EU lawmakers provisionally approved the DMA in March. Next, the proposals will be put to a final vote in the European Parliament in July before being formally adopted by the European Council and published in the EU Official Journal. 20 days after publication, the DMA will come into force and affected companies will have six months to comply.

Beyond the European Union, Apple's ecosystem is increasingly coming under intense scrutiny by governments around the world, including in the United States, the United Kingdom, Australia, Japan, South Korea, and more, with a clear appetite from global regulators to explore requirements around app sideloading and interoperability.

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Top Rated Comments

LiE_ Avatar
9 months ago
While your at it EU, can I have access to all the engine management and infotainment systems for every car manufacturer ?
Score: 81 Votes (Like | Disagree)
macar00n Avatar
9 months ago
Time to pull out of the EU, Apple
Score: 71 Votes (Like | Disagree)
Onelifenofear Avatar
9 months ago
They have no idea what Security even mean - how can you make messaging systems interoperable.

Also are they PAYING for the huge amount of changes they are demanding for such a thing to happen which it can't ( see above ) - Also hilarious "they would have six months to comply."

Whats the point of making anything if the EU are effectively coming along and saying OPEN SOURCE all that. 40 Years of development, who cares, Redesigning communications ( along with Google ), 16 years of iOS upgrades and work - that's all ours now.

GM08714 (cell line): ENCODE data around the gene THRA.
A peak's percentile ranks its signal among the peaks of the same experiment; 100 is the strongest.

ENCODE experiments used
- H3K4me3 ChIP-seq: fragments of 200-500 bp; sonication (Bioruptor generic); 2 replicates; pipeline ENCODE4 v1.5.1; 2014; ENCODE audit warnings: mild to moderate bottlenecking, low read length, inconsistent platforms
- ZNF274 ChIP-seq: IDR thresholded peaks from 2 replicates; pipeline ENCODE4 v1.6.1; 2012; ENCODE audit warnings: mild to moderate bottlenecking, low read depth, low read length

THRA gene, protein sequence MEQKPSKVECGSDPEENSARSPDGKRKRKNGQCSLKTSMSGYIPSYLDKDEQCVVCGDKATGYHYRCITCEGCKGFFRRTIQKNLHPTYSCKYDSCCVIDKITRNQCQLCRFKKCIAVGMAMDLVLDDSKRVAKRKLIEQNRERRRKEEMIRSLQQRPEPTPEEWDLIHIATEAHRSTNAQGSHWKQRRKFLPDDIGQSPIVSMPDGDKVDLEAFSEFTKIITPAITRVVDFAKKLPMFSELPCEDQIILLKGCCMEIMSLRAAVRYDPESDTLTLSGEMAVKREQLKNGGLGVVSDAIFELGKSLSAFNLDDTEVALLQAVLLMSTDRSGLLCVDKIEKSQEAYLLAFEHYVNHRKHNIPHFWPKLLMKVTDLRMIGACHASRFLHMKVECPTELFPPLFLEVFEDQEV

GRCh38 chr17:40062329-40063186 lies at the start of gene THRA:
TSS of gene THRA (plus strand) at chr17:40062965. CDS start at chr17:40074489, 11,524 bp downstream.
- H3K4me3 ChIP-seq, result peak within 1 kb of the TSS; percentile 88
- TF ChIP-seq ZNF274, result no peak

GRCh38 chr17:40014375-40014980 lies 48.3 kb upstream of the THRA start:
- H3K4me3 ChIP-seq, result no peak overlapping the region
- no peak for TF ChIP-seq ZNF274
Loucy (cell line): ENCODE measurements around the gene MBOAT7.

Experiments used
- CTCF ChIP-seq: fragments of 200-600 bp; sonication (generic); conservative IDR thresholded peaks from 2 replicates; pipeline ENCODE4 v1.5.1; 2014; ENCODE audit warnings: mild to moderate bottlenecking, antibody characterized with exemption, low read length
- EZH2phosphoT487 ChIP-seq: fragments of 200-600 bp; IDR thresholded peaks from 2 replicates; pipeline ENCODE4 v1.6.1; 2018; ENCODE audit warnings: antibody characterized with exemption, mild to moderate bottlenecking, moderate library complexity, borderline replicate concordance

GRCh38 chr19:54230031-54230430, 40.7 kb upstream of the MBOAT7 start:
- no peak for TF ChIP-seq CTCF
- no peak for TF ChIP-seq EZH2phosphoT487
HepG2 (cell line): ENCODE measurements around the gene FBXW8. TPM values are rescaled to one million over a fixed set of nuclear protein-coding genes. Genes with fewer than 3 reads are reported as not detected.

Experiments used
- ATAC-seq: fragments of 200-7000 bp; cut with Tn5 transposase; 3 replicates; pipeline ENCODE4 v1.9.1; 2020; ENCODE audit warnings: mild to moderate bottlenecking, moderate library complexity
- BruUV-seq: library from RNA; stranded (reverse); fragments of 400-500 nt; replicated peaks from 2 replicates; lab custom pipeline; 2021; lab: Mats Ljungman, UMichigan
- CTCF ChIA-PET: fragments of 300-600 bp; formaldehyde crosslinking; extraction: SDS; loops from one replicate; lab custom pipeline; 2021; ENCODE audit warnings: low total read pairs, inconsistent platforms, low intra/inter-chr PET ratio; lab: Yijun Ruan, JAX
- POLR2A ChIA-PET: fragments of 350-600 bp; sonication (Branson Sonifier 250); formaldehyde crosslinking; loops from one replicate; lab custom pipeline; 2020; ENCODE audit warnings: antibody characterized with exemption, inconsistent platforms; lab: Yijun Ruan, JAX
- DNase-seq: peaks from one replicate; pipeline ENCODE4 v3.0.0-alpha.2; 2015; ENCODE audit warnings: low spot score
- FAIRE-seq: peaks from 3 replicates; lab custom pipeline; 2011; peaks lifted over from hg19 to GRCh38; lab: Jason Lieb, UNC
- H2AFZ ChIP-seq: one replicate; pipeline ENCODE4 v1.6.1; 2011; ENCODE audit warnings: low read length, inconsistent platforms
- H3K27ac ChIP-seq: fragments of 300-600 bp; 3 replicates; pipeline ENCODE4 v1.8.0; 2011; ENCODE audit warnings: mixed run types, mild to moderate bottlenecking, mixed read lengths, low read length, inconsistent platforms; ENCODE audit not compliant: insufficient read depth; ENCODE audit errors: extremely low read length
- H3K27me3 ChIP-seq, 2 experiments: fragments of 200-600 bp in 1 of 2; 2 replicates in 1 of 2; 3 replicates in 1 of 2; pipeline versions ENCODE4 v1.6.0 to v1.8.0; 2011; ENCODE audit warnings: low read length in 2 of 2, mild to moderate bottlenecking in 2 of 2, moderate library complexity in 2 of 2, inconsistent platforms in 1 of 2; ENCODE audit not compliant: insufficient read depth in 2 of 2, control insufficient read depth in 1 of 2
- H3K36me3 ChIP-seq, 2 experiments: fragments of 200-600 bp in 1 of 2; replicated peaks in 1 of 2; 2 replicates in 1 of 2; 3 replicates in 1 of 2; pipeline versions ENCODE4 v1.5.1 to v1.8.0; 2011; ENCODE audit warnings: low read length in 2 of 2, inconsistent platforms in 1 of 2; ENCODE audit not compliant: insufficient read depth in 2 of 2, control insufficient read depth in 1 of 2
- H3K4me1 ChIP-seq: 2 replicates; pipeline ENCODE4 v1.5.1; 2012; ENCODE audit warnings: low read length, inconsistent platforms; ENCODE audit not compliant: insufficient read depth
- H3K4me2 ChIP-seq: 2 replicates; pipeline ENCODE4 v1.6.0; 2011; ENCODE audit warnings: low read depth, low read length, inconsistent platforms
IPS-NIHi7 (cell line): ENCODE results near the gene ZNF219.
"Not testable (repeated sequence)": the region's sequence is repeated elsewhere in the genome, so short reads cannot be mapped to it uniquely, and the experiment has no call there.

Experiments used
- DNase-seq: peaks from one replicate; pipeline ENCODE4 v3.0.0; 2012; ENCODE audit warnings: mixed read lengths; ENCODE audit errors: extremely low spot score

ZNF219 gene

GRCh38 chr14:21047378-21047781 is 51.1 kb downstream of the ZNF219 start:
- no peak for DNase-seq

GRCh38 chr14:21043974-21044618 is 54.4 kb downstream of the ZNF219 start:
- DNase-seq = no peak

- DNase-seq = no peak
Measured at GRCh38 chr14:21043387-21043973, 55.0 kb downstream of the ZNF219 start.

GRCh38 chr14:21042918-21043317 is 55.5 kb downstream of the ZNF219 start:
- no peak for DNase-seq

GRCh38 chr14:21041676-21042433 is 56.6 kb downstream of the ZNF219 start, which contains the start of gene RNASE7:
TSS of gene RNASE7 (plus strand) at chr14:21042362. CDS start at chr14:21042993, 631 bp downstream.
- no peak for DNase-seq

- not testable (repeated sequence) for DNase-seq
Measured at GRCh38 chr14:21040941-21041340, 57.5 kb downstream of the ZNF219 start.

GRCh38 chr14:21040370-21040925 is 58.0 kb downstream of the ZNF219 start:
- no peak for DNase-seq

It's our consumer choice to have a closed system - I feel it's much safer and WAY more stable. Everything works as it should do for the most part.

Personally if I was in the EU, I'd get a class action suit ready to the EU for infringing my rights of security and substantially changing how our devices work behind our back.

There is of course one way around this. Create a 2nd OS iOS-EU that does all they want but can't access any Apple related features.
Score: 50 Votes (Like | Disagree)
xpxp2002 Avatar
9 months ago

Yep, I’m sure that pulling out of a relatively affluent market of almost half a billion potential customers is right at the top of Tim Cook’s to-do list. Just right after he closes down the much smaller US market. ?
If this passes, Apple should just send an email and notification to every customer in the EU saying something to the effect of, “due to your government’s heavy-handed overreach, they will be blocking Apple from providing safe and secure services, like our App Store. As a result, we can no longer legally offer these services in the EU and will cease operations within 30 days.”

Just the threat of millions of devices losing iMessage, FaceTime, and the App Store framed properly will get the public on their side. I guarantee it’d turn this whole thing around within 48 hours.
Score: 46 Votes (Like | Disagree)
Minato1990 Avatar
9 months ago
The EU need to go kick rocks like holy cow.
Score: 41 Votes (Like | Disagree)
Lihp8270 Avatar
9 months ago

Time to pull out of the EU, Apple
Only took 7 minutes for a ridiculous comment
Score: 40 Votes (Like | Disagree)